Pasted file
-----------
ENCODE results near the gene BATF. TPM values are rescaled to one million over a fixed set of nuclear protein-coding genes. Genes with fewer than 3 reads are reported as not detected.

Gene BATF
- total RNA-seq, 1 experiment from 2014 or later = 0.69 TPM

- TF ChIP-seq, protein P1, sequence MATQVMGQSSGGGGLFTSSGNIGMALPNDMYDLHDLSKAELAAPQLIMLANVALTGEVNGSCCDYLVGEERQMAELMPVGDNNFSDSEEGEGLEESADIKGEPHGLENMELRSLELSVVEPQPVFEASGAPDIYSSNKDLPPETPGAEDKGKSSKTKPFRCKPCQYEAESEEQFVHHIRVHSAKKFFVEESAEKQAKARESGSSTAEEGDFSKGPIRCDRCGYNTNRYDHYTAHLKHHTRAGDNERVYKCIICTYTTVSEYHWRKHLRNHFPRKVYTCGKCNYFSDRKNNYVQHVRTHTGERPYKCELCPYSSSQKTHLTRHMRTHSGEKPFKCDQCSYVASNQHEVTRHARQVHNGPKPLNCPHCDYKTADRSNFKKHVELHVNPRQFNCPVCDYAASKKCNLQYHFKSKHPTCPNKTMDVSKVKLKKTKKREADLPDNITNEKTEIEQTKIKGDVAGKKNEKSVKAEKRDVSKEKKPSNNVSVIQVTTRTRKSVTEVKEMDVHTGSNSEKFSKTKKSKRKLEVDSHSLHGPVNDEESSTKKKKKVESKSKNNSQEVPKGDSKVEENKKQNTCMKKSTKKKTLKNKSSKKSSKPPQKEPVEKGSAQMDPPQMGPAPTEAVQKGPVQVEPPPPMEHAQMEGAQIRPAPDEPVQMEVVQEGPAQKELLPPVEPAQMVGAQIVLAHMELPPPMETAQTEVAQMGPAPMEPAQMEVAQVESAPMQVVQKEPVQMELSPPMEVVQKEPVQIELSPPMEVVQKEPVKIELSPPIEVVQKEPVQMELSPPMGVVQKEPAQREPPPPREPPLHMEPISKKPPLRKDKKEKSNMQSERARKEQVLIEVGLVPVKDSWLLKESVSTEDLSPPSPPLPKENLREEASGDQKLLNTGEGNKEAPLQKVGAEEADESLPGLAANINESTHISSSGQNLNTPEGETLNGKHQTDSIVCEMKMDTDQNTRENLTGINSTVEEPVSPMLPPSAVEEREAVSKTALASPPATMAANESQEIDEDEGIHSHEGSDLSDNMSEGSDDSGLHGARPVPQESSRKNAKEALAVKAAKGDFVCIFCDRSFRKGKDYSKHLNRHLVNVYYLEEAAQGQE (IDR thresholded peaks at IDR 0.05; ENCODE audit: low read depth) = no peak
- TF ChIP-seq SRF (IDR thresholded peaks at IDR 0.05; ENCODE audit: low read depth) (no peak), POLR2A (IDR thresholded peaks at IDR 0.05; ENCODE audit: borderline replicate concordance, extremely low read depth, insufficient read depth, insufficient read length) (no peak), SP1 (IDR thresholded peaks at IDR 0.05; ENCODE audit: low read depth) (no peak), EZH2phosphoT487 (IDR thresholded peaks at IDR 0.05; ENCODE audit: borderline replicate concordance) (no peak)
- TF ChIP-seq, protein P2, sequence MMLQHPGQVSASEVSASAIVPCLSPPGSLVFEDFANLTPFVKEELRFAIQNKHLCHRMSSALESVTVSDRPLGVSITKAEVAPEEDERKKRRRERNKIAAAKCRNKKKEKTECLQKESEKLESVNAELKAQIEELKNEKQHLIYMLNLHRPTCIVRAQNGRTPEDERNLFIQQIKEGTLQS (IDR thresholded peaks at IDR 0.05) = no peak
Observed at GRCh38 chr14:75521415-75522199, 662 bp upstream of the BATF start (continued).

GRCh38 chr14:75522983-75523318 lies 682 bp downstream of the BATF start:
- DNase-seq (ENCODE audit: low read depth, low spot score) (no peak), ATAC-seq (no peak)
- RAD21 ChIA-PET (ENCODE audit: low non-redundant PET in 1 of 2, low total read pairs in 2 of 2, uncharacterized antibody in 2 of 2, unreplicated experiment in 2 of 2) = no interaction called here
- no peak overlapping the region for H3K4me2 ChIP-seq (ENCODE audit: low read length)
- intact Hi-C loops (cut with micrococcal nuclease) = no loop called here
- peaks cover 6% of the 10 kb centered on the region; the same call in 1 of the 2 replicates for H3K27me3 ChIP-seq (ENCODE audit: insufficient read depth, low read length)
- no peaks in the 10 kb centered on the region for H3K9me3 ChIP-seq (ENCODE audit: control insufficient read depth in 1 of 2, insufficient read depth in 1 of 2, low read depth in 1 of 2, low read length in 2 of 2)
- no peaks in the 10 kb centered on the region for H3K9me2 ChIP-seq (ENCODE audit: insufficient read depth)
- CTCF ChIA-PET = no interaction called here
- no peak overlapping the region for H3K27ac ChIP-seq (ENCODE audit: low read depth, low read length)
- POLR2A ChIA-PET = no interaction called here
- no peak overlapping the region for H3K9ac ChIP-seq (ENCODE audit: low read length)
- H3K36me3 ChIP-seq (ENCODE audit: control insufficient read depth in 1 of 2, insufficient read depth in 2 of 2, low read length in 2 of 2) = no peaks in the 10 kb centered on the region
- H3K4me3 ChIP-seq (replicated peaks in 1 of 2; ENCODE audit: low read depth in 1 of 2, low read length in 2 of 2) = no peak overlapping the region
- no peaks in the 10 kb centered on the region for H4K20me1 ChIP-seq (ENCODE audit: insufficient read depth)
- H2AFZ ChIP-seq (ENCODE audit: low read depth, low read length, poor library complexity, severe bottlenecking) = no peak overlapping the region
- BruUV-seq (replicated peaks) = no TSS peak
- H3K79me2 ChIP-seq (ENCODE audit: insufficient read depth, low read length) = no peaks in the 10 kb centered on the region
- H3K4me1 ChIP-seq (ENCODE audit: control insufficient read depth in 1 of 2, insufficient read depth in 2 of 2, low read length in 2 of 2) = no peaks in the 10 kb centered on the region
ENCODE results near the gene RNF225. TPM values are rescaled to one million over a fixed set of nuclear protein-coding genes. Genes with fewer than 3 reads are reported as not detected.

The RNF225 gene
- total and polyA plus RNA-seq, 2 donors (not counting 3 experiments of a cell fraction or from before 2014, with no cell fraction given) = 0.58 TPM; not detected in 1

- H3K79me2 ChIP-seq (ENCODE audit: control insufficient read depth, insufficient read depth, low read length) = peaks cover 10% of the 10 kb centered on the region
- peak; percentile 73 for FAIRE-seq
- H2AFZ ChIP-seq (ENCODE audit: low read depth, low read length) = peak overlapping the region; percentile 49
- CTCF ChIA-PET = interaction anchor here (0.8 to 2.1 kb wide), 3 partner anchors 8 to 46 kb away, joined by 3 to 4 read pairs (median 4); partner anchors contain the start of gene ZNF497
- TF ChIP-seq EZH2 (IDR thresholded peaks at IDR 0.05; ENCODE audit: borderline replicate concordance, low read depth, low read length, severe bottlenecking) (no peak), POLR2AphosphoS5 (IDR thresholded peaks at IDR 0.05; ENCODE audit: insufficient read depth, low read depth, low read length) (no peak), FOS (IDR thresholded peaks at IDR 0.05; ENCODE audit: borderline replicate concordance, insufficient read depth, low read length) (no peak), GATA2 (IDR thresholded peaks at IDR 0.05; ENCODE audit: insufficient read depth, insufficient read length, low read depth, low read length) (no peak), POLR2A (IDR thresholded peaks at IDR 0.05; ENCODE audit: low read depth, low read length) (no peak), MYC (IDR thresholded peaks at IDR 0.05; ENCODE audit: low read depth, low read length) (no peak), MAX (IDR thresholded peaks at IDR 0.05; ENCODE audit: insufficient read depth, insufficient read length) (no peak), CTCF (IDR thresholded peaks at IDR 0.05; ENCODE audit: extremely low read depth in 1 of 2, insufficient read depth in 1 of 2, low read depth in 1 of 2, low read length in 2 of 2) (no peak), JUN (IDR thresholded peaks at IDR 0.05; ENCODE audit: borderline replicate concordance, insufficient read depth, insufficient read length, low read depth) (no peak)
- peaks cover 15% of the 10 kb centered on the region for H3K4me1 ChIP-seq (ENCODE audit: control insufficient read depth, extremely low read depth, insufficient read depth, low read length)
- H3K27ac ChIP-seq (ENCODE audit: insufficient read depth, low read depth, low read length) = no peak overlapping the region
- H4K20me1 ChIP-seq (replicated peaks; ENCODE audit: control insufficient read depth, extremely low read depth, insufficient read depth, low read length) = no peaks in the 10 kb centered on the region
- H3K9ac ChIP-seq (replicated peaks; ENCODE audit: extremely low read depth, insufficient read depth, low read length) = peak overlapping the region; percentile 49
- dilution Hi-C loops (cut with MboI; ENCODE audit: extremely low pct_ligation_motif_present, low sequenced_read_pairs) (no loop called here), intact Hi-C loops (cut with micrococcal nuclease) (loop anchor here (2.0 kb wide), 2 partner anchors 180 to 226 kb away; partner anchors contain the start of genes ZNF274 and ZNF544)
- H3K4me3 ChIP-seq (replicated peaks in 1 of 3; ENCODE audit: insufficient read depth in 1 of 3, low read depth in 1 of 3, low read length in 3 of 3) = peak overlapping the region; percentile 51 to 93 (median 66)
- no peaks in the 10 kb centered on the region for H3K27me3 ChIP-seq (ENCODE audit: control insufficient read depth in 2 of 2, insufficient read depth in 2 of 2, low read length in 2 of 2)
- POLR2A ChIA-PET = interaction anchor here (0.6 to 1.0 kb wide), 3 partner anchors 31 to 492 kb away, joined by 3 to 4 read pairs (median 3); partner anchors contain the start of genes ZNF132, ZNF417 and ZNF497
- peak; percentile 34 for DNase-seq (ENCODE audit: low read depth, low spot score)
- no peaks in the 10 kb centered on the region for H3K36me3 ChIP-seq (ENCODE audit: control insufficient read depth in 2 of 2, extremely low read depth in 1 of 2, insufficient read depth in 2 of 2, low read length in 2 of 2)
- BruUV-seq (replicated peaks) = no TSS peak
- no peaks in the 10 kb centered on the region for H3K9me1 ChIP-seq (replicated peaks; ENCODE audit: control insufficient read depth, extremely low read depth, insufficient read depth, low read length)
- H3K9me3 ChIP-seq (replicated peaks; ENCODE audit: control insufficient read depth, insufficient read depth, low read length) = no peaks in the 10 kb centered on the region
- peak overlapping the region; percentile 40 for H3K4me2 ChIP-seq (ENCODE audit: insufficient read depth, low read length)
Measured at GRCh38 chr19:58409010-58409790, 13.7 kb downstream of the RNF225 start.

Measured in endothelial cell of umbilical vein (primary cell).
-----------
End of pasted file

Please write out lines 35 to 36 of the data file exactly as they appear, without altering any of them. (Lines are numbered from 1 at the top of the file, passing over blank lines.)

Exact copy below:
- peaks cover 15% of the 10 kb centered on the region for H3K4me1 ChIP-seq (ENCODE audit: control insufficient read depth, extremely low read depth, insufficient read depth, low read length)
- H3K27ac ChIP-seq (ENCODE audit: insufficient read depth, low read depth, low read length) = no peak overlapping the region